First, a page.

Youth rushing to encounter sites are committing suicide, says J-K police chief
Youths who storm the encounter sites in the Valley to hurl stones at security personnel are committing suicide, Jammu and Kashmir Police on Thursday said and appealed to them to refrain from such activity.Updated: May 05, 2017 19:41 IST
Young men in Kashmir were committing suicide by rushing to encounter sites and throwing stones at security forces, Jammu and Kashmir’s police chief said on Thursday, commending his force for minimising civilian casualties despite “great provocation”.
The comments came two days after three civilians were killed during a gunfight in central Kashmir’s Budgam district when security forces battling militants opened fire on a group of stone-pelting protesters. The crowd was allegedly trying to help a militant escape but the man was killed.
“In the encounter even security forces and police take cover of a bulletproof vehicle or a house. Youths coming to the encounter sites are committing suicide,” director general of police SP Vaid told reporters in Srinagar.
Protesters rushing to gun-battle sites and attacking security forces is a growing concern in the border state.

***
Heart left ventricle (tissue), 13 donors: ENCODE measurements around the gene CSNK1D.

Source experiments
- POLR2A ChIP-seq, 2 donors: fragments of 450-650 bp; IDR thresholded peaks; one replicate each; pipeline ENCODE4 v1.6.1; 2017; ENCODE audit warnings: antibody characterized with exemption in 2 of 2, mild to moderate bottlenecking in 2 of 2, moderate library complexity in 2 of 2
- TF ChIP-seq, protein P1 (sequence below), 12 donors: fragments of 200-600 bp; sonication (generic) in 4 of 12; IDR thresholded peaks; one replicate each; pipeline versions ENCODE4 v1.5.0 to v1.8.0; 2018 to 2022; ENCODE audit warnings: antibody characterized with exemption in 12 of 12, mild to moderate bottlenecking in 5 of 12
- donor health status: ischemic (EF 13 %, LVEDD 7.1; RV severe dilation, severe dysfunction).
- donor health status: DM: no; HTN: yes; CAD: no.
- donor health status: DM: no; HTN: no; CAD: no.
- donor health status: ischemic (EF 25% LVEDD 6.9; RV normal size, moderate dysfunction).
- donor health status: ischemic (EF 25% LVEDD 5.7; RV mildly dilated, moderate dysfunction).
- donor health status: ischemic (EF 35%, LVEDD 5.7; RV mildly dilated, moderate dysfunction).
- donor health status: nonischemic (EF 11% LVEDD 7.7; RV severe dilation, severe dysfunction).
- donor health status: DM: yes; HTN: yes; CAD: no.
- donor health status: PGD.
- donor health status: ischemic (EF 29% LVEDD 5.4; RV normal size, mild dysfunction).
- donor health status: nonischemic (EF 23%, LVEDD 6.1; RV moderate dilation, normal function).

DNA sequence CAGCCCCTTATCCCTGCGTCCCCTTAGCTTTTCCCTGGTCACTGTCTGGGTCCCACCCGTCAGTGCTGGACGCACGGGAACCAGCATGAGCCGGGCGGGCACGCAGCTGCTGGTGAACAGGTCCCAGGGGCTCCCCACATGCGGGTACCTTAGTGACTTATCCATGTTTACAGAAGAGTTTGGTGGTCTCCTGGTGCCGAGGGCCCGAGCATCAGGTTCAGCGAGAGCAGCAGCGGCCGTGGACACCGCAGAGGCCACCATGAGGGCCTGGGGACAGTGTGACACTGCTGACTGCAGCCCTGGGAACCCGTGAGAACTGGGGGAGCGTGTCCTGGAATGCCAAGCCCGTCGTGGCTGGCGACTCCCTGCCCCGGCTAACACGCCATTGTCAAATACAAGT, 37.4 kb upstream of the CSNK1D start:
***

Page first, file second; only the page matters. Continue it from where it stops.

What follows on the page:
Vaid appealed to the youngsters not to remain indoors and not be misled.
“A bullet does not know whom it will hit. My appeal to all the young boys is that they should remain in their homes. The youth must understand that they are being used by people for their short-term political gains,” he said.
“In spite of great provocation, we have been able to minimise collateral damage and civilian casualties.”
This year, several civilian deaths have been reported during gun battles between militants and security forces.
Army chief Bipin Rawat had in February warned of tough action against those attacking security forces during anti-militancy operations.
The state government has declared three-kilometre area around an encounter site as a no-go zone in Srinagar, Budgam and Shopian districts.
Enemies of the country were misusing social media to instigate the youths, the DGP said.
Around 300 WhatsApp groups, with more than 250 members each, and other social networking websites such as Facebook get activated the moment a gunfight breaks out, Vaid said.
Young boys are told to reach the site and throw stones to help terrorists escape.
Police were monitoring the accounts, some of which were traced to across the border, the DGP said.
A 15-year-old boy Amir Nazir was killed on March 10 when he sneaked close to a spot where security forces and militants were exchanging fire in Pulwama. Police said Nazir was part of a mob pelting stones when a bullet hit him in the neck.
The Muslim-majority Valley has been in turmoil for almost a year after violent clashes broke out over the killing of a militant last July.
The violence left more than 90 people dead and thousands injured – many of them blinded by pellet guns.
(With PTI inputs)